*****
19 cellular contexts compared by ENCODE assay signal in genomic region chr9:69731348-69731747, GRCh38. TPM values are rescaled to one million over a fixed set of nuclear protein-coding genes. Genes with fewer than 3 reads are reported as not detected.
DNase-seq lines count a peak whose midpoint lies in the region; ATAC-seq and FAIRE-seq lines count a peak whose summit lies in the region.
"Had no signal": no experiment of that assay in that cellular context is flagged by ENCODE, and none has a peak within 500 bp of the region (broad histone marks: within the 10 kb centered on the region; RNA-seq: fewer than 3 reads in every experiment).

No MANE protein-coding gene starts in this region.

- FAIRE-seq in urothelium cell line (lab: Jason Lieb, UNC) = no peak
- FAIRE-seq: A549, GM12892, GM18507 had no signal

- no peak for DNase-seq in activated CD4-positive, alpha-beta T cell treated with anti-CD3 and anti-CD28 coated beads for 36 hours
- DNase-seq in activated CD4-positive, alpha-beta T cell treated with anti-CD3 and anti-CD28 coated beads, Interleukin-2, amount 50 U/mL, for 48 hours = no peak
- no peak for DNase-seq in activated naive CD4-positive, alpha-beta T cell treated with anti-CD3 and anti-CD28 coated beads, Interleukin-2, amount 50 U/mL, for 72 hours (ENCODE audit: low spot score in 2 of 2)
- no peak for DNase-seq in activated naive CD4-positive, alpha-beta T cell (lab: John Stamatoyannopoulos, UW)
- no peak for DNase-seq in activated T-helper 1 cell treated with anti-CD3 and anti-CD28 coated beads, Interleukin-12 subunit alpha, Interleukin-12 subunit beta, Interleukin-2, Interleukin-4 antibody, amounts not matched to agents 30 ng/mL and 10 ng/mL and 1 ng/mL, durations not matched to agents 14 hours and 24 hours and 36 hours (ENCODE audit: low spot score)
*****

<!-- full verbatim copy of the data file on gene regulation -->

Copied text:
19 cellular contexts compared by ENCODE assay signal in genomic region chr9:69731348-69731747, GRCh38. TPM values are rescaled to one million over a fixed set of nuclear protein-coding genes. Genes with fewer than 3 reads are reported as not detected.
DNase-seq lines count a peak whose midpoint lies in the region; ATAC-seq and FAIRE-seq lines count a peak whose summit lies in the region.
"Had no signal": no experiment of that assay in that cellular context is flagged by ENCODE, and none has a peak within 500 bp of the region (broad histone marks: within the 10 kb centered on the region; RNA-seq: fewer than 3 reads in every experiment).

No MANE protein-coding gene starts in this region.

- FAIRE-seq in urothelium cell line (lab: Jason Lieb, UNC) = no peak
- FAIRE-seq: A549, GM12892, GM18507 had no signal

- no peak for DNase-seq in activated CD4-positive, alpha-beta T cell treated with anti-CD3 and anti-CD28 coated beads for 36 hours
- DNase-seq in activated CD4-positive, alpha-beta T cell treated with anti-CD3 and anti-CD28 coated beads, Interleukin-2, amount 50 U/mL, for 48 hours = no peak
- no peak for DNase-seq in activated naive CD4-positive, alpha-beta T cell treated with anti-CD3 and anti-CD28 coated beads, Interleukin-2, amount 50 U/mL, for 72 hours (ENCODE audit: low spot score in 2 of 2)
- no peak for DNase-seq in activated naive CD4-positive, alpha-beta T cell (lab: John Stamatoyannopoulos, UW)
- no peak for DNase-seq in activated T-helper 1 cell treated with anti-CD3 and anti-CD28 coated beads, Interleukin-12 subunit alpha, Interleukin-12 subunit beta, Interleukin-2, Interleukin-4 antibody, amounts not matched to agents 30 ng/mL and 10 ng/mL and 1 ng/mL, durations not matched to agents 14 hours and 24 hours and 36 hours (ENCODE audit: low spot score)